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Juvenile Court System Too Soft on Criminals, US Official Says

September 4, 1985 GMT

WASHINGTON (AP) _ Punishment for most youthful offenders ″is limited to the psychobabble of social workers and therapists,″ says the head of a federal juvenile deliquency office pegged for extinction by the Reagan administration.

″Rehabilitation has been the premise of the juvenile court system throughout the 20th century, but it has failed miserably,″ Alfred S. Regnery, administrator of the Office of Juvenile Justice and Delinquency Prevention, said in an article written for the conservative Heritage Foundation.

A copy of the article entitled ″Getting Away With Murder,″ scheduled to appear in the foundation’s ″Policy Review″ later this month, was obtained by The Associated Press.

Regnery wrote that while people under the age of 18 commit one-third of the serious crimes, the juvenile justice system ″is antiquated and largely incapable of dealing with the offenses they commit.″

″Despite attempts by some to treat juvenile crimes as trivial indiscretions committed by misguided youth, the statistics suggest something different, a grave problem on a national scale,″ he said.

Regnery said government statistics show that while people between ages 14 and 17 represent just over 7 percent of the U.S. population, about 30 percent of all people arrested for serious crime are juveniles.

″These are criminals who happen to be young, not children who happen to commit crimes,″ Regnery said. He said courts should balance the rights of victims against their traditional premise of acting in what is determined to be ″the best interests of the child.″

″Our juvenile courts should continue to act for the benefit of children, but they should also seek justice and consider the rights of victims of crime,″ Regnery said.

He said ″very little can be done on a federal level to address this problem successfully″ and added that ″more innovative and effective state and local initiatives are critically needed.″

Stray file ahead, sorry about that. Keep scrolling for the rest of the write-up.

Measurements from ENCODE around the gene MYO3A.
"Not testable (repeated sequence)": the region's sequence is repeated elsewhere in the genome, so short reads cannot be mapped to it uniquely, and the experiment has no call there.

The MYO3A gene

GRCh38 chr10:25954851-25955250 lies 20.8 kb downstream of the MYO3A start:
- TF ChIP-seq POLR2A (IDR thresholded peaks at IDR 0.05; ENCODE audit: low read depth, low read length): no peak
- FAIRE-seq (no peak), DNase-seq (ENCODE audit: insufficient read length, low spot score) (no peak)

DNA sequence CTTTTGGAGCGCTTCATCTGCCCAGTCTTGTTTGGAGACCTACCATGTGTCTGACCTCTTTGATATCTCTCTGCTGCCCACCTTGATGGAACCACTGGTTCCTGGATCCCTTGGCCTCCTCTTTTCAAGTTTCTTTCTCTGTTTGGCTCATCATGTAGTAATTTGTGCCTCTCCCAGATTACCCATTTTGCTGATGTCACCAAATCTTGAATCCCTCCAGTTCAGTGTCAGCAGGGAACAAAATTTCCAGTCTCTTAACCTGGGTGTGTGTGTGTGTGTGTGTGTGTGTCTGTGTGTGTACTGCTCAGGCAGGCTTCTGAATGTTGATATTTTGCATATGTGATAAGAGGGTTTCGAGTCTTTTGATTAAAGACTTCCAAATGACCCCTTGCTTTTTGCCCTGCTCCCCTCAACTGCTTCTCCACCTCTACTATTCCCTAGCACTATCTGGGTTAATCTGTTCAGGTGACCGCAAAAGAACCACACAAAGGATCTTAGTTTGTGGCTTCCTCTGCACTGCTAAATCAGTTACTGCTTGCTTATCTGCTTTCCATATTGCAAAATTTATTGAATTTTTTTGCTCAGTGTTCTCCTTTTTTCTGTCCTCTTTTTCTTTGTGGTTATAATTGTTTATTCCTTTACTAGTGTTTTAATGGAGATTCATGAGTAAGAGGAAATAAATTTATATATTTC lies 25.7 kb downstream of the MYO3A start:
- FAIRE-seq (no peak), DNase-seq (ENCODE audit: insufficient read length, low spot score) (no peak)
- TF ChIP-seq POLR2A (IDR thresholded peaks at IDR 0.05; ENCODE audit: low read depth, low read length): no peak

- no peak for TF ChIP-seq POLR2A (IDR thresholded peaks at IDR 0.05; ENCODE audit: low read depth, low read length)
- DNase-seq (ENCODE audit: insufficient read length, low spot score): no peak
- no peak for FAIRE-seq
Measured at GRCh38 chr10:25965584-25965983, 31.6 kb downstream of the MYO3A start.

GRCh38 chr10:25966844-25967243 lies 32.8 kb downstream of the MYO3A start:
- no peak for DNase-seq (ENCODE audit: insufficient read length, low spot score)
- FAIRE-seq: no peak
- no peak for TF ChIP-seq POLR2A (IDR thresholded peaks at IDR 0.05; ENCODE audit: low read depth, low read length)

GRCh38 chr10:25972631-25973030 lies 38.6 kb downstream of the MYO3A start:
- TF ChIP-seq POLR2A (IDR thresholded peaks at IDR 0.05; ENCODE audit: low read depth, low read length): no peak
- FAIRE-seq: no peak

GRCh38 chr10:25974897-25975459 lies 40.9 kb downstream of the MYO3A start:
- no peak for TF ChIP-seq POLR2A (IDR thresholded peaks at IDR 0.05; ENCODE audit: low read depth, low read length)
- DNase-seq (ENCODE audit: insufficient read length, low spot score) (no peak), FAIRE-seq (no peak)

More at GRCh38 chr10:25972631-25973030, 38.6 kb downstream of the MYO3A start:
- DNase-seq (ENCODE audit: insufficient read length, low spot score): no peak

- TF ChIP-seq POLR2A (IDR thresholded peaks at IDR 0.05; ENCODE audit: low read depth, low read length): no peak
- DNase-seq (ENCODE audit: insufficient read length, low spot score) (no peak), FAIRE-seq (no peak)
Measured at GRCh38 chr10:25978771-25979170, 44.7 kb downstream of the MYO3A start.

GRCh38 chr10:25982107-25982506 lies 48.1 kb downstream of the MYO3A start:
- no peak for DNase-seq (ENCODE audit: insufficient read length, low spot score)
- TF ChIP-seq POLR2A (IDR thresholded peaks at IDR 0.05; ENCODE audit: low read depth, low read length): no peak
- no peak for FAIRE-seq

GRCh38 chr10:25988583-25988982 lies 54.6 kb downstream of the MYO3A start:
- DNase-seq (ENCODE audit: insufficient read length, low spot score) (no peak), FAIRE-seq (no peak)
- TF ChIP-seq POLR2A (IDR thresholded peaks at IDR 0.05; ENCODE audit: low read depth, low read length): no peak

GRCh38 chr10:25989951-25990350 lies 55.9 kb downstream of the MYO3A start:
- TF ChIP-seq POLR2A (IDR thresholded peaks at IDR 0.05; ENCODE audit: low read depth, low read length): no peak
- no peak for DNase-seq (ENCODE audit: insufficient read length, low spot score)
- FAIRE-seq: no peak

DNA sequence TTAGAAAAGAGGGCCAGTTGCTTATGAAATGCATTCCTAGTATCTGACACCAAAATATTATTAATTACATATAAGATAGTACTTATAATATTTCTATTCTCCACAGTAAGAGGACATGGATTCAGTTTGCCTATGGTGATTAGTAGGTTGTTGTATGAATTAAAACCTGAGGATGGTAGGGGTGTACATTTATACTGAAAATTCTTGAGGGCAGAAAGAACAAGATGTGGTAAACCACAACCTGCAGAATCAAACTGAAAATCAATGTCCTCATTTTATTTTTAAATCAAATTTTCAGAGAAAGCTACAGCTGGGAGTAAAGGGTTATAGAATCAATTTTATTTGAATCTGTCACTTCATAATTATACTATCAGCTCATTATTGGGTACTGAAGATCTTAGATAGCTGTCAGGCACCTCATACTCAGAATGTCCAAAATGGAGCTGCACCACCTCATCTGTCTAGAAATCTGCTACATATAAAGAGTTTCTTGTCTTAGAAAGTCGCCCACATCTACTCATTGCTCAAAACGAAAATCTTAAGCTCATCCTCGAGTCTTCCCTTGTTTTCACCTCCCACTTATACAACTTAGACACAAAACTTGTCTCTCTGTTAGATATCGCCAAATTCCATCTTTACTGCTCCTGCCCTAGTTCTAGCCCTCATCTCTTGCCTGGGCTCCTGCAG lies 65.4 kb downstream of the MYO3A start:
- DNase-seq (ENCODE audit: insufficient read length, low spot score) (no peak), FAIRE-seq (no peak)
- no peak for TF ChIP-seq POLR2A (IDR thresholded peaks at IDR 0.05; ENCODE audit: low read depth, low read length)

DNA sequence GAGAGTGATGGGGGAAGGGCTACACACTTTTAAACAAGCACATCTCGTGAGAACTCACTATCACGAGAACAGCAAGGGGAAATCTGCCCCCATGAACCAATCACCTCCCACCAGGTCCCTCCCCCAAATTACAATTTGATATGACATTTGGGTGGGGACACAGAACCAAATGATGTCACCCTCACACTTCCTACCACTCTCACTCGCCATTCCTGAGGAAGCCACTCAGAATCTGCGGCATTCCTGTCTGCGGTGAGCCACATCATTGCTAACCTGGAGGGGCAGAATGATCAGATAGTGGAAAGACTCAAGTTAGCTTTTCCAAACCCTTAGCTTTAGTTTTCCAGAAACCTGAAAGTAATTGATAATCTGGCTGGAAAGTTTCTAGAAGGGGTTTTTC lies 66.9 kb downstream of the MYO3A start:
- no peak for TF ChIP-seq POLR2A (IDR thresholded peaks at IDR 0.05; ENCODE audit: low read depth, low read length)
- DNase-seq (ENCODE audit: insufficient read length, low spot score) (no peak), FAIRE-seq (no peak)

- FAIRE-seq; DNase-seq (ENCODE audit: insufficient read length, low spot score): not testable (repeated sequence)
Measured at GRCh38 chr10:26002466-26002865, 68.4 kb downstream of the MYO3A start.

In its fiscal 1986 budget, the administration sought to eliminate the juvenile justice office, which had a $69 million budget, and merge that unit into the larger Office of Justice Programs, which disburses federal money to states and local governments.

Attorney General Edwin Meese III told a House appropriations subcommittee last March that programs to combat juvenile delinquency would continue to receive federal aid after the abolition of the youth crime office.

″It is only a matter of (juvenile programs) being zeroed out as a ‘line item’ in the budget, Meese testified. ″This is a matter of continuing funds for advantageous programs in the youth area, but the funding will come out of other areas in a large block″ administered by the Office of Justice Programs.

But the House subsequently passed legislation that would continue the office, with a $70 million annual budget. The Senate has not yet acted on it.

Regnery’s views reflect a hard-line administration law enforcement approach that resulted last year in passage by Congress of legislation easing the circumstances under which youthful criminals could be tried as adults.

The Justice Department, moreover, has opposed legislation that would prohibit juveniles from being jailed with adults.

″Some people refuse to accept the fact that juveniles commit crimes,″ Regnery said in the article. ″Juvenile crime rates since the 1950s have tripled, yet the theories and policies we use to deal with such crime fails to hold offenders accountable and do not deter crime ....″